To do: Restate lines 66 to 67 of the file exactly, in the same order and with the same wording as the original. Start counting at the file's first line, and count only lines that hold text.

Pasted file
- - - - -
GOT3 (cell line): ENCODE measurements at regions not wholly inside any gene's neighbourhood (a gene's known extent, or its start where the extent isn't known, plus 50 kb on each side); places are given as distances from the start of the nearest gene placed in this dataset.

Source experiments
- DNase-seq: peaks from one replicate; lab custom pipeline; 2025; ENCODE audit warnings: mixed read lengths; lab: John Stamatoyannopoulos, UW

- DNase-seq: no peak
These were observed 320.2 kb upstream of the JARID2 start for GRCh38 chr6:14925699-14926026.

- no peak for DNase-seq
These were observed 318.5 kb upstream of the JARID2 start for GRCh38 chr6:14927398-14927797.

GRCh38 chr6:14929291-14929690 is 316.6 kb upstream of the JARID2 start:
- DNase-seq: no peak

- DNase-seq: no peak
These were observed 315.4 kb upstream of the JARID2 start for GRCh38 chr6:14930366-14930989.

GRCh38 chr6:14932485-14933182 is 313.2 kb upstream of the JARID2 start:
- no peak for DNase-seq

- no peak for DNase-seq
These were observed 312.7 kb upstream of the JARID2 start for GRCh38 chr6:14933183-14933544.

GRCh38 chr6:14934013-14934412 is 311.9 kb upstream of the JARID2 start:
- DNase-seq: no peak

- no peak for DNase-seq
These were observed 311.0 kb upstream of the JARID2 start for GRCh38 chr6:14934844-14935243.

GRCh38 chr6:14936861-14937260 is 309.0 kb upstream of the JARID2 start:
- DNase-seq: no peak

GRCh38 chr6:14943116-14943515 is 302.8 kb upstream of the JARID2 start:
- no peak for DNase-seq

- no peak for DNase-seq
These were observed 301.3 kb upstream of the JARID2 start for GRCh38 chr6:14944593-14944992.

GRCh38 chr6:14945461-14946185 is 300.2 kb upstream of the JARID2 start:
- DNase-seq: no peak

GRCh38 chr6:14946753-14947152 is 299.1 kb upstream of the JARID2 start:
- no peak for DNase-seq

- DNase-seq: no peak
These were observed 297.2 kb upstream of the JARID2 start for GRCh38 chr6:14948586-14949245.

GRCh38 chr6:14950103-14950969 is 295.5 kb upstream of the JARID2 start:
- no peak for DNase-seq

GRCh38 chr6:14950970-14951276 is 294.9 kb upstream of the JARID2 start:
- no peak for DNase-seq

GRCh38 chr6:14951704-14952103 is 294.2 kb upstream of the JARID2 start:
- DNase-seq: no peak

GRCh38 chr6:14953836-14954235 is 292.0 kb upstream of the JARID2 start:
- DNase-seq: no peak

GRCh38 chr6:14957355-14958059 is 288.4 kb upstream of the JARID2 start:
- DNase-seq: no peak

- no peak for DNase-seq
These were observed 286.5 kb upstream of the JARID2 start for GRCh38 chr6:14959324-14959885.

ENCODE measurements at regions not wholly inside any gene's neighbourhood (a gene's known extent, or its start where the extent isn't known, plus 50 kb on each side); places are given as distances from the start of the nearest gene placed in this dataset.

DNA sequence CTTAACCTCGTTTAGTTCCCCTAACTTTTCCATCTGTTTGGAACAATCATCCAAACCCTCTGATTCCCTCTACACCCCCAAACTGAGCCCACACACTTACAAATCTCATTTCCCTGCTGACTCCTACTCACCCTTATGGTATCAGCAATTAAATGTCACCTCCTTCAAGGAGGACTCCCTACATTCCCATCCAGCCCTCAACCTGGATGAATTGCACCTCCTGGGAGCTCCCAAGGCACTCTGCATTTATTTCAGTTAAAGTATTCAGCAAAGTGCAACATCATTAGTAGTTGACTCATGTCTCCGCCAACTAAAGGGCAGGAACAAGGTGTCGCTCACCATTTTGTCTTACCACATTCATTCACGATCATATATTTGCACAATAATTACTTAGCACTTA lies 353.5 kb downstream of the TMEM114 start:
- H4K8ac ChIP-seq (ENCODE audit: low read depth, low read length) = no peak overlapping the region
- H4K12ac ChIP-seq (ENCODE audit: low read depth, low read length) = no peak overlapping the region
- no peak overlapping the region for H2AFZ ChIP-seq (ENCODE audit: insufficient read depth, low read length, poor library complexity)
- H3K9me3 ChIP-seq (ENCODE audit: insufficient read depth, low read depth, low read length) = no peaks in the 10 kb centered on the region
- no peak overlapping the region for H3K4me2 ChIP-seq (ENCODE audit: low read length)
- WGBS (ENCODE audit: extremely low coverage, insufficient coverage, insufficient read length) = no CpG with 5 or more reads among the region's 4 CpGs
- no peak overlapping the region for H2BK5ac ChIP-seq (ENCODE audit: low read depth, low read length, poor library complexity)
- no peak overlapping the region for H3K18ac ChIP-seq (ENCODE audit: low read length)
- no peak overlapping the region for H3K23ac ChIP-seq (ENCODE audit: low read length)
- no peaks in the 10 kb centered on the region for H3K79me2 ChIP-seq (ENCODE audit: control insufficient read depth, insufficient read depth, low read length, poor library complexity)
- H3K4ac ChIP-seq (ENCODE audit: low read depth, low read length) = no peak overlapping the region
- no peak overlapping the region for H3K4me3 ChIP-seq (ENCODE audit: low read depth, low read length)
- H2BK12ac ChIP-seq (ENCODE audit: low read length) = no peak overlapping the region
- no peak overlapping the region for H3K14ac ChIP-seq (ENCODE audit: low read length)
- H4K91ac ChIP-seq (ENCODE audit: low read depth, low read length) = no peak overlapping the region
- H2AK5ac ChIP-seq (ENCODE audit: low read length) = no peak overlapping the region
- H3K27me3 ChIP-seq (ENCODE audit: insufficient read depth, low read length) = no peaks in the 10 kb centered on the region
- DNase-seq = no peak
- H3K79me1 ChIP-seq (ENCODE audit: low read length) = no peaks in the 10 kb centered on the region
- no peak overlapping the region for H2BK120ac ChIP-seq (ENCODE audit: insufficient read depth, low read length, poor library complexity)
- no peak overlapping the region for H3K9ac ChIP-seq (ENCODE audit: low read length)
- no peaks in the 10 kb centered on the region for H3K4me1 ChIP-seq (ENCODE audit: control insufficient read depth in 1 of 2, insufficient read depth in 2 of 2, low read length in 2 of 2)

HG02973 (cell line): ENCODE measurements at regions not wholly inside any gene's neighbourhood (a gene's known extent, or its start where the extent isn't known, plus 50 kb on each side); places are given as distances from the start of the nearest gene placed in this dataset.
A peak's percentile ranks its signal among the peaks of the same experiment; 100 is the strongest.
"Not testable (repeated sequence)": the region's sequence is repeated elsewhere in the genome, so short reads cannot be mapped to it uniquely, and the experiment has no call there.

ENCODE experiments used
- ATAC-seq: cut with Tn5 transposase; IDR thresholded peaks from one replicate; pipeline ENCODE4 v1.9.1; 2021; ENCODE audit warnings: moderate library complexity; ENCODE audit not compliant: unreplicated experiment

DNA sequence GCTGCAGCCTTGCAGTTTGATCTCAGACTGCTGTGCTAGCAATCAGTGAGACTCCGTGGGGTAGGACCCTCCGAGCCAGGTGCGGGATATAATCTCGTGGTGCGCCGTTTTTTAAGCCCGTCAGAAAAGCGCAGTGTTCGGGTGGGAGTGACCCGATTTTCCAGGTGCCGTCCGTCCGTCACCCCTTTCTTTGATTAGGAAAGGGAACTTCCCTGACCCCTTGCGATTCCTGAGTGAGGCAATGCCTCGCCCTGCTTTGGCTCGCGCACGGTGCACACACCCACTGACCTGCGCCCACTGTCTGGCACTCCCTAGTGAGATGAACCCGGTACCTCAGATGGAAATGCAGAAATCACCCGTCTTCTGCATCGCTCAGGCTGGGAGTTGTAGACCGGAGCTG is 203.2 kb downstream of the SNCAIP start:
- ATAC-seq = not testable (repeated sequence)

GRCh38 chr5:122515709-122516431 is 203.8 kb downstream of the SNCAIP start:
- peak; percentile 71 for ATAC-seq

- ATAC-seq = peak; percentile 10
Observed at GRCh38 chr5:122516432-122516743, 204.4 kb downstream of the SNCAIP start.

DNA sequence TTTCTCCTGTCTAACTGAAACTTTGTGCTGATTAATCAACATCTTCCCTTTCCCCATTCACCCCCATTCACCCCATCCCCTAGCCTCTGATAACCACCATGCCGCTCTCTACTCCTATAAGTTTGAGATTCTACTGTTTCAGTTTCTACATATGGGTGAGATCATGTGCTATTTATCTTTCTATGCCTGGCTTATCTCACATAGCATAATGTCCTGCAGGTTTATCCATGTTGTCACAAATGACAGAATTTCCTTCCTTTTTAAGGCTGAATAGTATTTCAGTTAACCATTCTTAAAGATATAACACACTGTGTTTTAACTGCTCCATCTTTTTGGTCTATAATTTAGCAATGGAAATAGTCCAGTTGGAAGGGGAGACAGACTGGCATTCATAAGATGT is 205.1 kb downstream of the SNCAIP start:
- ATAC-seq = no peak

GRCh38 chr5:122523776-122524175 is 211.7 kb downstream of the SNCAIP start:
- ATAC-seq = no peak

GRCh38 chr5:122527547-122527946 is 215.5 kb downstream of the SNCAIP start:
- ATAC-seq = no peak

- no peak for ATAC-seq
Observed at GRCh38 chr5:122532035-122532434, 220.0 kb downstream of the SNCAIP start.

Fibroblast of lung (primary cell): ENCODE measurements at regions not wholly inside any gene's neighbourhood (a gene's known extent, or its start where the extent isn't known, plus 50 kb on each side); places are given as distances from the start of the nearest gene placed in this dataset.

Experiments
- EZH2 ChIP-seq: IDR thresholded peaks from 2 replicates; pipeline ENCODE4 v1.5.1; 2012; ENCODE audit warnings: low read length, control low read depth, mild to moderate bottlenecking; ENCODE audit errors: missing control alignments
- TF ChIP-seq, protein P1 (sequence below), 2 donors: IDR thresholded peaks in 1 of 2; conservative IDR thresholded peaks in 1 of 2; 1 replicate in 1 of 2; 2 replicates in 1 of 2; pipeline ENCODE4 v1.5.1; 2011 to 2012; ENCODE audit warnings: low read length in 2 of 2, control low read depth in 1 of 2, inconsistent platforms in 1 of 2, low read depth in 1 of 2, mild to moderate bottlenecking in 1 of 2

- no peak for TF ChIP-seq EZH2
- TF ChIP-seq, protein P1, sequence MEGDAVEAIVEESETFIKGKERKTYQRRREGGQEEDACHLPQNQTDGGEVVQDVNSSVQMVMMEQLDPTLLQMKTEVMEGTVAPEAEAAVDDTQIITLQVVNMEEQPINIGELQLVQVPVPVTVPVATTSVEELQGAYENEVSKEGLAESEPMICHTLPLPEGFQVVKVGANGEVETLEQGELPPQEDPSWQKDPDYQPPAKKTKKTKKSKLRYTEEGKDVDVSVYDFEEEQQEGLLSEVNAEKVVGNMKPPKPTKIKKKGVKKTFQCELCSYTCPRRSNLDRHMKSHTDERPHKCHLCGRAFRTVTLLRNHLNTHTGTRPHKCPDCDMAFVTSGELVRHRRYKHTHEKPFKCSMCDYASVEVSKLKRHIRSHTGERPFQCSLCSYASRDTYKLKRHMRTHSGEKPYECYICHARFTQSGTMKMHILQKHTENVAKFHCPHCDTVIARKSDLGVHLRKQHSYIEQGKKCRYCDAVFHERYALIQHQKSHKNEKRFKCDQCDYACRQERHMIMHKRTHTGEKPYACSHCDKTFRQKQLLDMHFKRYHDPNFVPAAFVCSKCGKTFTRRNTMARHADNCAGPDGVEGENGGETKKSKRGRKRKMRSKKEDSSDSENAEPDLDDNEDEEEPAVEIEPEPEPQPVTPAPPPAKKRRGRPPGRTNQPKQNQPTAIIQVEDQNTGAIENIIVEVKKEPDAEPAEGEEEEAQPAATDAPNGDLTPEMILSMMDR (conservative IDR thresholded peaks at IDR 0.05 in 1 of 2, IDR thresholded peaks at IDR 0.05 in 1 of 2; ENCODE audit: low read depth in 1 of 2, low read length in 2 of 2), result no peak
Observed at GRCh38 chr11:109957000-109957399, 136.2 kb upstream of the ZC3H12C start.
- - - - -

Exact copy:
- no peak overlapping the region for H3K9ac ChIP-seq (ENCODE audit: low read length)
- no peaks in the 10 kb centered on the region for H3K4me1 ChIP-seq (ENCODE audit: control insufficient read depth in 1 of 2, insufficient read depth in 2 of 2, low read length in 2 of 2)